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 Player Profile: Donnie Moore
Name: Donnie Ray Moore
Right-handed pitcher
Lived: 1954 - 1989
Career span: 1975, 1977 - 1988
Hall of Fame? No
Primary teams: California Angeles (1985-1988)
Best Year: 1985: 8-8, 1.92 ERA, 31 saves

Why he is significant: Moore is one of the tragic figures in baseball history. He is best known for a single pitch: the one-strike-away-from-the-World-Series home run ball to Dave Henderson in the ninth inning of game five of the 1986 ALCS. Boston went on to win that game, and two subsequent games to win the ALCS and deny the Angels their first World Series appearance. Rarely has a more devastating pitch been thrown for a long-suffering franchise, and Moore unfortunately never got over it. He continued to brood over it, and eventually committed suicide in 1989. He thus serves as a tragic object lesson in the need to keep things in perspective. Baseball, as great as it is, should not be a matter of life and death. Moore was a decent closer for Atlanta and California in the period 1984 - 1986, saving 68 games in that span. His career was otherwise unremarkable, and would be little remembered except for Henderson's dramatic homer and its tragic aftermath.


The following comment was submitted by Matt Baldassarre:

While I enjoyed the article about Donnie Moore (in his profile) and his fateful pitch to Dave Henderson in the 1986 ALCS, there is a little more to the story, and his eventual suicide. Moore had just signed a multi million dollar deal with the Angels, the first big money contract of his career, in 1986. After the series however, not only was Moore tough on himself, but the fans were also brutal. He was booed in subsequent appearances, and while he was on the DL for part of the 87 season, he was criticized by the press and even Angels management as malingering, especially after signing such a large contract. He was out of baseball after the '88 season, and there were no teams that were interested in giving him a chance. Moore's life continued to unravel, he had fallen back into problems with alcohol and his marriage was failing. While most of these events still go back to the Henderson pitch in 1986, Moore's brooding was compounded by criticism from fans, teammates and team management who should have supported him. They as well as Moore should have remembered that Baseball is still only a game.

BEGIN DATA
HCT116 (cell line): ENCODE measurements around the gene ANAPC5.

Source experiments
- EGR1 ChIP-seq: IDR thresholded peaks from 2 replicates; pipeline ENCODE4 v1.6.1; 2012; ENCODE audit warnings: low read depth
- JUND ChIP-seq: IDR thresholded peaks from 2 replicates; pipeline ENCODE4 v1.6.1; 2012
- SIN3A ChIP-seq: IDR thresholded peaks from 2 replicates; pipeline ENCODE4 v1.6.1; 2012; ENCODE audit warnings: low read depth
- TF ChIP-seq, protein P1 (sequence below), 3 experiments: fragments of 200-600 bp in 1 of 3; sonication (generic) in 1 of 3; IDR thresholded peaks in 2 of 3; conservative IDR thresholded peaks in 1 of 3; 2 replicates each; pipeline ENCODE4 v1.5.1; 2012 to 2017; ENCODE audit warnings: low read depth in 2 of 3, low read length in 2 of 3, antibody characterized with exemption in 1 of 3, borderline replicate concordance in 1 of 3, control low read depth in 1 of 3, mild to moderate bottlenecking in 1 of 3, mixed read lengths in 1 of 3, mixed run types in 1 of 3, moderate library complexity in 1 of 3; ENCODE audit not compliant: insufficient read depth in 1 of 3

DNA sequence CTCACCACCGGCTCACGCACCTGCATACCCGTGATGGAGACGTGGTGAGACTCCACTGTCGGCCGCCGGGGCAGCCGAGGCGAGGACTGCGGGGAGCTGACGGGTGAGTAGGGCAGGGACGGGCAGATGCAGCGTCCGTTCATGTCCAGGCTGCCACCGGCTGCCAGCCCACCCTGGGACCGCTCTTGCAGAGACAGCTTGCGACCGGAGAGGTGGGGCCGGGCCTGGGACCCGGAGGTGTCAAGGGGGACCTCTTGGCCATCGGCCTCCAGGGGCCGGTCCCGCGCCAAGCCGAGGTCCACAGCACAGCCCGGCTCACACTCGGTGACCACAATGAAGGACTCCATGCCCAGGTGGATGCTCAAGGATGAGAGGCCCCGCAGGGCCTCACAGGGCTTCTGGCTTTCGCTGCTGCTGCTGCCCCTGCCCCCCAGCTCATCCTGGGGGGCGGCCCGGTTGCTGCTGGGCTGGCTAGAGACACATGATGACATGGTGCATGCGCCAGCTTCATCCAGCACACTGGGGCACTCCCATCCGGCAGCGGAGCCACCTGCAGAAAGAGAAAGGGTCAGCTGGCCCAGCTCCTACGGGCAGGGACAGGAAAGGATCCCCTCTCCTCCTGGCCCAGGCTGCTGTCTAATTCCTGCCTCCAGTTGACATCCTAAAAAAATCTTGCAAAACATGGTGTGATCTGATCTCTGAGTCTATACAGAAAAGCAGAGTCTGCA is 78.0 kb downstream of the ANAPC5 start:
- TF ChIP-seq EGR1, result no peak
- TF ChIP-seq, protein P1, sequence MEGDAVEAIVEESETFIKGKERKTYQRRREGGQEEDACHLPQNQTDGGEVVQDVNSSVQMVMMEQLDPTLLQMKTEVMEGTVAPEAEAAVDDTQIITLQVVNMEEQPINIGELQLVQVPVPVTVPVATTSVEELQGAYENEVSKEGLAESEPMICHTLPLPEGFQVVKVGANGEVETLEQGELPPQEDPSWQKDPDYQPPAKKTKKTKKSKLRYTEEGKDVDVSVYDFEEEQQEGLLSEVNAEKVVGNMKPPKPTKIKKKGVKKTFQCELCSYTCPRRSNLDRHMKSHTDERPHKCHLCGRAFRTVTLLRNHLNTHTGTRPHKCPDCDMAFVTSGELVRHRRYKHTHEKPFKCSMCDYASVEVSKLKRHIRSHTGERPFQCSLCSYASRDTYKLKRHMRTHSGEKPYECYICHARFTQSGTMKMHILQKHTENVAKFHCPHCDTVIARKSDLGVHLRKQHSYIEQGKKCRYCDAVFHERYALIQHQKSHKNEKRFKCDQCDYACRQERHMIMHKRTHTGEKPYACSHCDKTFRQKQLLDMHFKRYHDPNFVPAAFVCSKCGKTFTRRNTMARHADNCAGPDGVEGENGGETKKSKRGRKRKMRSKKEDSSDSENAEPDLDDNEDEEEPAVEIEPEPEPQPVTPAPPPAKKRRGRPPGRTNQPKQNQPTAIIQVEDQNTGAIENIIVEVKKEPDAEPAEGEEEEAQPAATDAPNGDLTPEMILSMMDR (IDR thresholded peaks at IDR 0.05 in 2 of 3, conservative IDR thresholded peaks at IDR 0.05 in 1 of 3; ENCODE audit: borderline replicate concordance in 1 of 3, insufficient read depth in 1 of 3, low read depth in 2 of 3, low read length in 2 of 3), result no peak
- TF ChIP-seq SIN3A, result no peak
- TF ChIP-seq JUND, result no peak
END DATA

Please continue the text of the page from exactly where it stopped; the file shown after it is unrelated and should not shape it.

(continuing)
There is an excellent book called "One Pitch Away" (One Strike Away?) about the entire 1986 post season. It covers not only Moore, but Dave Henderson, Doug DeCinces, Bill Buckner, Calvin Schiraldi, Bob Stanley, Mookie Wilson, Bob Knepper, Mike Scott and others.


There are two books on the 1986 post-season with similar titles: One Pitch Away: the Players' Stories of the 1986 League Championships and World Series by Mike Sowell, andOne Strike Away: The Story of the 1986 Red Sox, by Dan Shaughnessy. The books are out-of-print, but should be available in many libraries or on amazon.com.


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